This is the 2nd part of a 2 part series. The 1st part was this Sunday a year ago. I told a joke then that some didn’t get. This is your last chance: Two hunters were driving through the country to go bear hunting. They came upon a fork in the road where a sign read "BEAR LEFT" so they went home.
There was a man in the Old Testament who was pursuing God. In fact if he had read a sign that said “God left”, he wouldn’t have believed it, but would have kept on pursuing Him. In the book named after him God Himself says “there is none like him on the earth, a blameless and upright man, who fears God and turns away from evil.” In fact, this man routinely “would send and consecrate (his children), and he would rise early in the morning and offer burnt offerings according to the number of them all. For (he) said, “It may be that my children have sinned, and cursed God in their hearts.” Thus (he) did continually.” (Job 1) Consecrating our children is a sermon in itself!
But did you know that Job could never have pursued God unless God was pursuing him? God hunted Job, and hounded him in order to perfect him. What did it look like to have God pursue Job?
In Job 19:5-12,21-22, Job tells his friends, “If indeed you magnify yourselves against me and make my disgrace an argument against me, know then that God has put me in the wrong and closed his net about me. Behold, I cry out, ‘Violence!’ but I am not answered; I call for help, but there is no justice. He has walled up my way, so that I cannot pass, and he has set darkness upon my paths. He has stripped from me my glory and taken the crown from my head. He breaks me down on every side, and I am gone, and my hope has he pulled up like a tree. He has kindled his wrath against me and counts me as his adversary. His troops come on together; they have cast up their siege ramp against me and encamp around my tent. Have mercy on me, have mercy on me, O you my friends, for the hand of God has touched me! Why do you, like God, pursue me? Why are you not satisfied with my flesh?”
We don’t like this picture of Job, especially the picture of God treating him this way. But it’s a picture of God in control, even as Job can’t understand what God is doing in his life. Job had lost everything. His children, produce, livestock and health were gone. The only one left was wife, whose advice was, “Curse God and die.” Job’s friends thought they had the answers. They were so inflated with their knowledge that they couldn’t see the truth. They were like these two guys:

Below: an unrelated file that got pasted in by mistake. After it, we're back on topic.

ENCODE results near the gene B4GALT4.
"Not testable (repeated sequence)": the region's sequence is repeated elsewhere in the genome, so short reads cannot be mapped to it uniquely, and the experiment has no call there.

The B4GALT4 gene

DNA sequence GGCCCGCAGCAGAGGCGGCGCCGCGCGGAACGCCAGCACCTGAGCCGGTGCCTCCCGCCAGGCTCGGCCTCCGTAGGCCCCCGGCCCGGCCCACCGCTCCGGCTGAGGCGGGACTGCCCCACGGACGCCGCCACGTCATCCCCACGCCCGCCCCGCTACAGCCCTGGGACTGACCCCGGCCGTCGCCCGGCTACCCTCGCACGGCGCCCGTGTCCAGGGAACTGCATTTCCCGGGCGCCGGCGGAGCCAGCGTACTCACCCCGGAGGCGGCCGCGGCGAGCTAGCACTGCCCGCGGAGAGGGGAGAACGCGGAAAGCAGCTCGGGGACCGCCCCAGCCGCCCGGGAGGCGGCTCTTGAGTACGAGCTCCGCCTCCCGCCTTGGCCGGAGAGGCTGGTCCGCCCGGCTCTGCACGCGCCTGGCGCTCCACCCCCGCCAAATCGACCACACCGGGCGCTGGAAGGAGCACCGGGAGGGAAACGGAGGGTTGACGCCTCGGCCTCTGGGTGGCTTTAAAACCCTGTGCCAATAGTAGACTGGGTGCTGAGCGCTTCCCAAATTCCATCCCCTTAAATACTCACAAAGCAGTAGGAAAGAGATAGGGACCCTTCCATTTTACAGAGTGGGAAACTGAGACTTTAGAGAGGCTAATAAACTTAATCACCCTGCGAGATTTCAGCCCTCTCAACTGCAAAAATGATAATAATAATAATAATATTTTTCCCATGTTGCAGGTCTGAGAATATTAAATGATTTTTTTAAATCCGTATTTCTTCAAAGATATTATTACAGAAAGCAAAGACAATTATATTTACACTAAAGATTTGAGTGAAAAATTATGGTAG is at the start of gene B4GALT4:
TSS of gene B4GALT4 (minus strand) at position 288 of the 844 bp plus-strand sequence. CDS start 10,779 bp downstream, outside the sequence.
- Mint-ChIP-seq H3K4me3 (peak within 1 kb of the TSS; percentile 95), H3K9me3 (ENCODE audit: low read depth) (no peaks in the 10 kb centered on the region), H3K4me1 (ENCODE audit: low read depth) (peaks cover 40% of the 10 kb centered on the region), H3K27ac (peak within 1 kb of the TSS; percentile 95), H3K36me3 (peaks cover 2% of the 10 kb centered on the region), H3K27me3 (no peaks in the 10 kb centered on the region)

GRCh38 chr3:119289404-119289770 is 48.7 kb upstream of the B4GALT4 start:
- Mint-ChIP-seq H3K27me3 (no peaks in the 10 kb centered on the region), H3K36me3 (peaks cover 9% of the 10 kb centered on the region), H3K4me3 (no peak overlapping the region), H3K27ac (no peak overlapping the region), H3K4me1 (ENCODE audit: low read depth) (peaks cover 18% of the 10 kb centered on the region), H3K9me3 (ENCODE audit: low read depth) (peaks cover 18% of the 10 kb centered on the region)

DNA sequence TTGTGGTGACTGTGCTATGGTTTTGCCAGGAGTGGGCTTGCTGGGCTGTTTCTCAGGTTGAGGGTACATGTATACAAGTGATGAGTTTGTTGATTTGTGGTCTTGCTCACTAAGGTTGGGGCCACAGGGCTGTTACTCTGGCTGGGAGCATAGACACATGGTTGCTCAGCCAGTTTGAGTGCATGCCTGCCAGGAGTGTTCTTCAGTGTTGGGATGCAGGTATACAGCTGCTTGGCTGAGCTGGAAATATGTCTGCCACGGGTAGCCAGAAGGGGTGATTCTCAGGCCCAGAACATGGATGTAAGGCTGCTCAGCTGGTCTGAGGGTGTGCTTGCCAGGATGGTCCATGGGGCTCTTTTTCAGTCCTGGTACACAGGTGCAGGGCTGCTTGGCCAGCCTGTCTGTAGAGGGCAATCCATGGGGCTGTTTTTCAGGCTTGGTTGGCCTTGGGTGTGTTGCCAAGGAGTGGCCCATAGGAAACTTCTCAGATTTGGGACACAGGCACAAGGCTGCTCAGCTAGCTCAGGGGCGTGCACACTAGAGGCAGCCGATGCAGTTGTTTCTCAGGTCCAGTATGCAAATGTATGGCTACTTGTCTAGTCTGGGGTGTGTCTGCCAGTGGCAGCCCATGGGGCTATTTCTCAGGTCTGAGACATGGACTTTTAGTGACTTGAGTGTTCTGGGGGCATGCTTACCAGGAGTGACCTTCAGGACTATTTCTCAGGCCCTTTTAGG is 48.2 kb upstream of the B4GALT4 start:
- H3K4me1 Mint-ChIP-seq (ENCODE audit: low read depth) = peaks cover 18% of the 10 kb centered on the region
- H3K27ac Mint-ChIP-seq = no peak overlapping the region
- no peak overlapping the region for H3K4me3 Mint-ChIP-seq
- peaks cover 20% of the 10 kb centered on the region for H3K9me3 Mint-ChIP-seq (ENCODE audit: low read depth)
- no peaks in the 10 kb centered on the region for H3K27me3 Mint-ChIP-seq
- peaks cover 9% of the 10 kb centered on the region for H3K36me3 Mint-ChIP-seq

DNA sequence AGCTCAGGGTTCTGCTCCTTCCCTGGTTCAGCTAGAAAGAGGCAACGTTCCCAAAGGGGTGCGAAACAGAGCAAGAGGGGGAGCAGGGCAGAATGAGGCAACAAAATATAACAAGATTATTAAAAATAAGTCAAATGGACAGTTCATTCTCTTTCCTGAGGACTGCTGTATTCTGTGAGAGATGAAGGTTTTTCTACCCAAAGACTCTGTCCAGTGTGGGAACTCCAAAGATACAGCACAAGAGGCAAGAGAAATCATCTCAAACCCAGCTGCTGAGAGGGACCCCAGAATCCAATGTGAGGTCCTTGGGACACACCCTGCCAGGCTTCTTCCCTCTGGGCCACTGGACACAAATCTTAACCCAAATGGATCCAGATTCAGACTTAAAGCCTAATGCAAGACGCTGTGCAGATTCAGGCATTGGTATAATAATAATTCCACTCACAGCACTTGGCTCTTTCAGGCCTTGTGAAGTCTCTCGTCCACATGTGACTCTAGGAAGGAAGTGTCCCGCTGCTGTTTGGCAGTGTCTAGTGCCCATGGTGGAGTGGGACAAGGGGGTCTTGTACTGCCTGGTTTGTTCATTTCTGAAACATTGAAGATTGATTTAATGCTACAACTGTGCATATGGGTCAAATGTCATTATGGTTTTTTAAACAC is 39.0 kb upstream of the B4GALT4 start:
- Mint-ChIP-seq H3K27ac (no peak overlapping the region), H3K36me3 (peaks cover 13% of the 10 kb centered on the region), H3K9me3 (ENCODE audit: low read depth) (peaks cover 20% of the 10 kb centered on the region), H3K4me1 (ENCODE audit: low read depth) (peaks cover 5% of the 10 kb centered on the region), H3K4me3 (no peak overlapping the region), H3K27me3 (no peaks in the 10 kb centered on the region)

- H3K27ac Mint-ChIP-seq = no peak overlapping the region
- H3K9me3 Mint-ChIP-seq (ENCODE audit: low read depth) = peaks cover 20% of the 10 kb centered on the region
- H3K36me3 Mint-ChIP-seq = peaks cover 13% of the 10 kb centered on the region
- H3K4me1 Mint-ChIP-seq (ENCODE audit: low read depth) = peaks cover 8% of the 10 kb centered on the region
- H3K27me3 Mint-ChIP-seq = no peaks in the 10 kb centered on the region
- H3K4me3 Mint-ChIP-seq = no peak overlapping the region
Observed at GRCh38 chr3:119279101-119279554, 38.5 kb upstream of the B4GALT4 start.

Two men were out hunting when one of them saw a rabbit. "Quick," said the first, "shoot it." "I can't," said the second. "My gun isn't loaded." "Well," said the first," you know that, and I know that, but the rabbit doesn't."
Sometimes the battle isn’t between ignorance and knowledge. Sometimes we can believe that our knowledge trumps everything. Like the rabbit, sometimes isn’t what you know or don’t know, but what the truth really is.
Now don’t get me wrong. I’m not downplaying the importance of knowledge & understanding. Without it we are like two guys out hunting, but they weren't getting any ducks. "What do you think the problem is?" one man asked his companion. "I don’t know," came the reply, "Maybe we aren't throwing the dog up high enough."
The problem happens when get to the point in our knowledge that we think we have all the answers, our theology can’t be questioned, and we stop hunting for the truth. That was problem of the Pharisees. They chose to live in their knowledge and rules rather than to pursue the difficult Truth of God sacrificing His Son to take away their sins.
Psalm 32:7 says, “You are a hiding place for me; you preserve me from trouble; you surround me with shouts of deliverance. “
God pursues us, but He doesn’t stop there. He also provides us with protection from the enemy. These shouts of deliverance give us a picture of the battle being won, and prisoners liberated. It is an image of being freed from sin & death.
Psalm 23 is so familiar that we can miss its meaning. We become like the janitor walking into same museum day after day to empty trash & clean bathrooms. We can go past the same masterpieces and miracles in the Bible time after time until they are so familiar to us that we don’t realize how wonderful they are, and in fact hardly notice them anymore. We read the passage and say, “Oh, yeah, I already know that story.” So we miss the beauty and truth as we walk by one more time. In Psalm 23:5-6, David wrote, “You prepare a table before me in the presence of my enemies; you anoint my head with oil; my cup overflows. Surely goodness and mercy shall follow me all the days of my life, and I shall dwell in the house of the Lord forever.”
Now think about it. Who goes into the enemy camp and spreads a banquet? One who is unafraid, One who will not let a little thing like being surrounded by enemies stop Him from doing what He has set out to do. One who is pursuing us no matter the cost.